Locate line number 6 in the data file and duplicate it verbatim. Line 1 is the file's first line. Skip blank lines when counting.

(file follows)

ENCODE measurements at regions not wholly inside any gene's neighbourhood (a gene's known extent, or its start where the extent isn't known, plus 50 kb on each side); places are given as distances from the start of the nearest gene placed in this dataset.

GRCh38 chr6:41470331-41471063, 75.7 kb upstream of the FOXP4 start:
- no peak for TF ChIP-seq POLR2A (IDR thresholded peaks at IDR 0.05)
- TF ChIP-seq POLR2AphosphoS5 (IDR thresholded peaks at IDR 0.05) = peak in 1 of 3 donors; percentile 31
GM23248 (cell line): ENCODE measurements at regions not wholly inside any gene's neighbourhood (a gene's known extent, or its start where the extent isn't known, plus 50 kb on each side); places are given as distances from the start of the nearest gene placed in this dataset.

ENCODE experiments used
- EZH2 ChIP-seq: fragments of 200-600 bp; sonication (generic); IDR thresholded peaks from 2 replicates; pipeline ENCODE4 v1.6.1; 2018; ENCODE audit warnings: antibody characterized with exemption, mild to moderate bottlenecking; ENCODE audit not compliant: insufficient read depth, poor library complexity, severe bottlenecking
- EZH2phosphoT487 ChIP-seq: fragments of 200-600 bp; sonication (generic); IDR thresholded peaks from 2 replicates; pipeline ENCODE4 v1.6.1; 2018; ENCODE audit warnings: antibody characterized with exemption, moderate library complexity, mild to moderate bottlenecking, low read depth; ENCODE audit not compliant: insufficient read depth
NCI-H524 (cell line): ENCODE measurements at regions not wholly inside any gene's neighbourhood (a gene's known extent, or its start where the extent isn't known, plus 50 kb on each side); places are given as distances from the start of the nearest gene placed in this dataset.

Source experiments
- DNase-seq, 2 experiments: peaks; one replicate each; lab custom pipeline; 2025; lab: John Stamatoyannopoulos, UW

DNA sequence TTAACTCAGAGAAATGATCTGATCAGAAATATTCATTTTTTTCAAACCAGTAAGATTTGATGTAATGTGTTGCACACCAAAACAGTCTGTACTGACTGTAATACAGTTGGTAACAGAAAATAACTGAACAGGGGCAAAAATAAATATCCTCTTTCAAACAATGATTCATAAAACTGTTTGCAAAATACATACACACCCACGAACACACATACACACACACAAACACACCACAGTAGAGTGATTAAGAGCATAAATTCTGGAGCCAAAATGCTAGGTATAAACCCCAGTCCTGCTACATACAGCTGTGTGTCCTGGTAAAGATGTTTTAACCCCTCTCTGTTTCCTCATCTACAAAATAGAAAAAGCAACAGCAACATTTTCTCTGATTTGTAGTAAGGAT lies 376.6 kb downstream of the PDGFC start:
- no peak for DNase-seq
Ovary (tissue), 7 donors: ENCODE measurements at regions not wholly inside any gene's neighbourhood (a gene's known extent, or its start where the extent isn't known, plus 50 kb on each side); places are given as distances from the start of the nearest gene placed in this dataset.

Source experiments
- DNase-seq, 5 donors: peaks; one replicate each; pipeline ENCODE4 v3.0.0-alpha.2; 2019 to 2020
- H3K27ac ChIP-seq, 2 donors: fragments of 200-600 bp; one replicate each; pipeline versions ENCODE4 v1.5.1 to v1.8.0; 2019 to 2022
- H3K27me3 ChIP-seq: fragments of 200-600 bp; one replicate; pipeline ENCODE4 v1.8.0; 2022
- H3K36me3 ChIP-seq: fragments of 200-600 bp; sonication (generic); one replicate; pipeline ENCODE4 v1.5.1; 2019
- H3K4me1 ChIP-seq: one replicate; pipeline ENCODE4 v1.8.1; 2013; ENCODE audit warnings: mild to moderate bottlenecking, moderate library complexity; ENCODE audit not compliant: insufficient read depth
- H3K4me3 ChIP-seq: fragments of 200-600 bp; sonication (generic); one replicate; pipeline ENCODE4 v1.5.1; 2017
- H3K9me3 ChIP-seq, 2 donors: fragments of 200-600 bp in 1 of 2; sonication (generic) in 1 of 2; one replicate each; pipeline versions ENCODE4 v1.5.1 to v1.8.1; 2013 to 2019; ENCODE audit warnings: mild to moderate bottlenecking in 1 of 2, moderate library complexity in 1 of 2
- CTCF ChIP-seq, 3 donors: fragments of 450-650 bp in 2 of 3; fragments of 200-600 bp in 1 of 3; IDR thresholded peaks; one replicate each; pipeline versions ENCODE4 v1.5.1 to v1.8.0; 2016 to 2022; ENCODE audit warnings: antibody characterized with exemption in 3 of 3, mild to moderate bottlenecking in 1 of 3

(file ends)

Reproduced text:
ENCODE experiments used